When you think of food in Disney Films, there are a few things that come to mind. The spaghetti from Lady and the Tramp; the Beignets from The Princess and the Frog; and, of course, The Grey Stuff from Beauty and the Beast. (All recipes we will be recreating in the future, by the way) However, the Disney/Pixar film that probably has the best (and most accurate) examples of great food is Ratatouille. I mean, who hasn’t wanted to sample the Ratatouille from Ratatouille? Well, we’re going to show you how you can with our latest Disney Dish
Let’s Get This Out Of The Way
The dish that Remy creates in Ratatouille, technically, isn’t Ratatouille. It’s really a dish that goes by the name of (fancy French term alert!) Confit Byaldi that was perfected by the great chef Thomas Keller.
Ratatouille itself is a much more rustic dish. We’ll have a version of that coming your way in the near future.
This dish, however, uses a lot of the same flavors in a much more elegant, if more difficult to construct, way.
But you’re not here to learn the classic form of Ratatouille. You’re here to find out how to create the dish that made your tummy rumble every time our favorite little rat/chef spooned his sauce around the beautifully sculpted plate of vegetables.
Let’s get cooking!
The Piperade (aka The Sauce)
Roasting the Peppers
Preheat your oven to 450ºF. Cut the Red Bell Peppers in half and remove the stem, ribs and seeds. Place the halves in a bowl with a 1/2 tablespoon of oil, 1/4 teaspoon of Kosher Salt and an 1/8 teaspoon of freshly ground Black Pepper. Place on a sheet pan with inside of the peppers facing down and roast in the oven for 25 to 30 minutes or until the peppers begin to brown
- You can also roast the peppers over an open flame on your grill or stove top. I just prefer this technique because it provides great results while allowing you to complete other tasks. It also limits the amount of charred skin that might make it’s way into your dish.
Prepping the Tomatoes
While the peppers are roasting, fill a medium sized sauce pan with water and bring to a boil. You will also want to fill a large bowl with ice water. Take all of the tomatoes you will be using for this dish (3 for the sauce & 4 for the vegetable layers) and make an “x” on each end with a knife. (Like in the picture below)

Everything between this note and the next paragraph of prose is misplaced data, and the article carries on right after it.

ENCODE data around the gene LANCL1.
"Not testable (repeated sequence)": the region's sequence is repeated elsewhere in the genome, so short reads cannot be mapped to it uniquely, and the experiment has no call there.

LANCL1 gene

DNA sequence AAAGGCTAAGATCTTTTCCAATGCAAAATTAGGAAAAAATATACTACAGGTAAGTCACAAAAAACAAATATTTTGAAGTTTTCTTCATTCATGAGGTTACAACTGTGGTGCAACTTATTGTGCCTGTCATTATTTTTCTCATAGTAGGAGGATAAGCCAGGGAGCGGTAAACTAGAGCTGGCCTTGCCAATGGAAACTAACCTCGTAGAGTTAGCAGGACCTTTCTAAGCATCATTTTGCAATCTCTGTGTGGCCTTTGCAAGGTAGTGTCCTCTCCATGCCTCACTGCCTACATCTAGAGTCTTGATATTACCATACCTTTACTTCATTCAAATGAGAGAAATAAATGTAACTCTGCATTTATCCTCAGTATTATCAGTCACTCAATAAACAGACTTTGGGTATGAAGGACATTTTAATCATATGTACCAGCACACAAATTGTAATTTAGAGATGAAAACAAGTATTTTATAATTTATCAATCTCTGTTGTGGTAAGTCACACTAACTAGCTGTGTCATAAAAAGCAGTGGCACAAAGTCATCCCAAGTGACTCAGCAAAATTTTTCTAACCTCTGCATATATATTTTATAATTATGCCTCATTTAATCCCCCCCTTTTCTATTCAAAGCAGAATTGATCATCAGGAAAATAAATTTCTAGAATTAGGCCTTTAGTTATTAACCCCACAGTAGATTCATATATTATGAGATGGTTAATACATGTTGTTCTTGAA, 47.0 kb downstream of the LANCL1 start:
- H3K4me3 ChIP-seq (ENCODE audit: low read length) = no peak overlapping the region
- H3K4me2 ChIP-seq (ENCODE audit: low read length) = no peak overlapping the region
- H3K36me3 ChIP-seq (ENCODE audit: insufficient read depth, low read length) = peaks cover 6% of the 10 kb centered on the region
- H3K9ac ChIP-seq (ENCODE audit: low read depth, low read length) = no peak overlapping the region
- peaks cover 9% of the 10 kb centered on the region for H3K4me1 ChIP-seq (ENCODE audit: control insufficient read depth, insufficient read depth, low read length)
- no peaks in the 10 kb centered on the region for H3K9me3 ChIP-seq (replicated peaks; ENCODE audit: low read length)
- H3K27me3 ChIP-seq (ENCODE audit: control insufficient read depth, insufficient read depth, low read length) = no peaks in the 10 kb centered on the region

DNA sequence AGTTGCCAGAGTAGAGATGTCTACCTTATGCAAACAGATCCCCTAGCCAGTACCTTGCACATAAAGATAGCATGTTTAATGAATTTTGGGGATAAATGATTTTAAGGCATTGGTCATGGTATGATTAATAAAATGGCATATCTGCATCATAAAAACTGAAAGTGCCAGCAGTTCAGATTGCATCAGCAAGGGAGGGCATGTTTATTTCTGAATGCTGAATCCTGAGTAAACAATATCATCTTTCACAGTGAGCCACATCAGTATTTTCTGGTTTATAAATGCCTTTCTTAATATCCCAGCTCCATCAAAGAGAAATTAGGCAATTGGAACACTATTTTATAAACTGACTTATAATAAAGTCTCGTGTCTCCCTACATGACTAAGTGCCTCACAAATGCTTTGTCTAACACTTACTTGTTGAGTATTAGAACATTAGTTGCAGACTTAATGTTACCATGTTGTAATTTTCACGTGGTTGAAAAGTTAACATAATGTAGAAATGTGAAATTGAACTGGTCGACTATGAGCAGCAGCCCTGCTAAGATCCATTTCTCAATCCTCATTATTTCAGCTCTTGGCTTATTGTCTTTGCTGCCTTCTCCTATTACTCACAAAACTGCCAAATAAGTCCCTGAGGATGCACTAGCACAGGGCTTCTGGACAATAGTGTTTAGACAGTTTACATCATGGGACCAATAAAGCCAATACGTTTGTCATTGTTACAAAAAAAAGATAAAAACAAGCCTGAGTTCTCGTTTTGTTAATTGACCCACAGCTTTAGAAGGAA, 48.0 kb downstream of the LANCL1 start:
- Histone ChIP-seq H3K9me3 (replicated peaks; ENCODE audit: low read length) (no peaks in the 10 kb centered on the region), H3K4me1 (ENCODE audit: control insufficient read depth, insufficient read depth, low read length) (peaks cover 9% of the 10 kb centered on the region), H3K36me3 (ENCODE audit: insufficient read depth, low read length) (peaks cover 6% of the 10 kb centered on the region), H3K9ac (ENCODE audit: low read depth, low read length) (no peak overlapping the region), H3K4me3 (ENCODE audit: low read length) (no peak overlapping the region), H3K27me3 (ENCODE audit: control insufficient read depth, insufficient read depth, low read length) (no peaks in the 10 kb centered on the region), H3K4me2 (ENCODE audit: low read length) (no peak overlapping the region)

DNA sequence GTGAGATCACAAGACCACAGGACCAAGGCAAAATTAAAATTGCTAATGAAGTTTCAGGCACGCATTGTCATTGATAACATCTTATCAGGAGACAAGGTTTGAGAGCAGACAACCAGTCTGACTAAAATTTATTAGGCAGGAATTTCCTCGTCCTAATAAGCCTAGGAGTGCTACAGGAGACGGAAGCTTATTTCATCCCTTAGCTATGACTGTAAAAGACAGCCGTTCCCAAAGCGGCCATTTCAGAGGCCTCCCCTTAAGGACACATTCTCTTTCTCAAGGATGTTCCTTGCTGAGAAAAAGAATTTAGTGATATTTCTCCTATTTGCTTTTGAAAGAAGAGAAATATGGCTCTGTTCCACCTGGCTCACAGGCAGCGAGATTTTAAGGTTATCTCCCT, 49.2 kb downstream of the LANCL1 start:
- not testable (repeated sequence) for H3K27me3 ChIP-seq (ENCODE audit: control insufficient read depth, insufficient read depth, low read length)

Place the prepped tomatoes in the boiling water and blanch for about 45 seconds. Once you see the skin start to separate or larger cracks appear in the skin, quickly remove the tomatoes and place in the ice water bath to stop the cooking. You should then be able to easily peel the skin away. Use a paring knife if you find you’re having any struggles.
On to the Piperade
Quarter the 3 tomatoes you’ll be using for the sauce and place the 4 you’ll be using for the vegetable layers in your freezer for about 10 – 15 minutes. (I know! Trust me, there’s a reason for this)
Once the peppers have completed roasting, remove them from the oven and place them immediately in a medium sized bowl and tightly cover with plastic wrap. Let sit for at least 20 mins. Then uncover and peel off the skins. The post-roasting steaming should make them fairly easy to remove.
Slice the onion, garlic and roasted red pepper (don’t worry about being too fine on this because it will, eventually, all be going into a blender, anyway). Then remove the thyme and rosemary leaves from their stems.
These Veggies Are My “Jam”
Place a medium to large pan on the stove over medium-high heat and add the oil. Sweat the onions until they begin to become translucent. Then, add the garlic and sweat for about 30 seconds. Next, add the roasted red peppers, the 3 tomatoes not in the freezer, thyme, rosemary and the bay leaf. Reduce the heat to medium and cook, stirring occasionally, until the vegetables are thoroughly cooked and seem almost “jammy”. Like in the photo below.
Remove the bay leaf and place the “jammy” vegetables in a blender. Puree until smooth adding a little water if the mixture seems too thick.
Season to taste with kosher salt and freshly ground black pepper. Then, pour into a bowl and reserve. You have your sauce!
- If you prefer a little more spice in your food, you can add a pinch of Cayenne Pepper. A splash of Red Wine Vinegar can, also, add a little acidic zip to the sauce. Use one; use both; or just stay with the recipe as it is. It’s all good!
This is where the detail work for this dish starts to take place. The slicing and placement of these vegetables is what makes this dish both elegant and complex. It’s what sets it apart from your traditional Ratatouille.